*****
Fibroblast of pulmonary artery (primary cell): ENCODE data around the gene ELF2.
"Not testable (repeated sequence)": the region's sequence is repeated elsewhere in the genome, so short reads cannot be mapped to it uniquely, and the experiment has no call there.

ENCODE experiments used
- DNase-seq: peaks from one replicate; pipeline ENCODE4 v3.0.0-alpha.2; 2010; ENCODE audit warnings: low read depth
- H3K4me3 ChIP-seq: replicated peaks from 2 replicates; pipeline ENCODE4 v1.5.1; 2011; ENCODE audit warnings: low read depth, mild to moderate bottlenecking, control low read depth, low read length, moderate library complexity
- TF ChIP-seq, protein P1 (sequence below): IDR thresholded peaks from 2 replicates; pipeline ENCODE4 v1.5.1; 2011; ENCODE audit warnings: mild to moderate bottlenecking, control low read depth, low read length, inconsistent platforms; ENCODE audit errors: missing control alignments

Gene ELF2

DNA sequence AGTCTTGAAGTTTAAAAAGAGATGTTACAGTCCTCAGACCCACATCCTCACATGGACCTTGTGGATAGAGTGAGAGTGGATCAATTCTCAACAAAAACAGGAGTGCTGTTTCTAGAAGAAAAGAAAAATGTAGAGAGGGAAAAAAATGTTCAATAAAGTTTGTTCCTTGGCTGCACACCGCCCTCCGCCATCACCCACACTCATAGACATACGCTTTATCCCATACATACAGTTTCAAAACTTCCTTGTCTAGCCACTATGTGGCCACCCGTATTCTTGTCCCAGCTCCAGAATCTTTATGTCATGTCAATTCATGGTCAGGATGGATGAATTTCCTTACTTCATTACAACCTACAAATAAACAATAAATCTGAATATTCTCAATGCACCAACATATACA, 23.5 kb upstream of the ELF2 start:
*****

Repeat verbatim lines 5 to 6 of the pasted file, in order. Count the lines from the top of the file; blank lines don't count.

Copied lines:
- H3K4me3 ChIP-seq: replicated peaks from 2 replicates; pipeline ENCODE4 v1.5.1; 2011; ENCODE audit warnings: low read depth, mild to moderate bottlenecking, control low read depth, low read length, moderate library complexity
- TF ChIP-seq, protein P1 (sequence below): IDR thresholded peaks from 2 replicates; pipeline ENCODE4 v1.5.1; 2011; ENCODE audit warnings: mild to moderate bottlenecking, control low read depth, low read length, inconsistent platforms; ENCODE audit errors: missing control alignments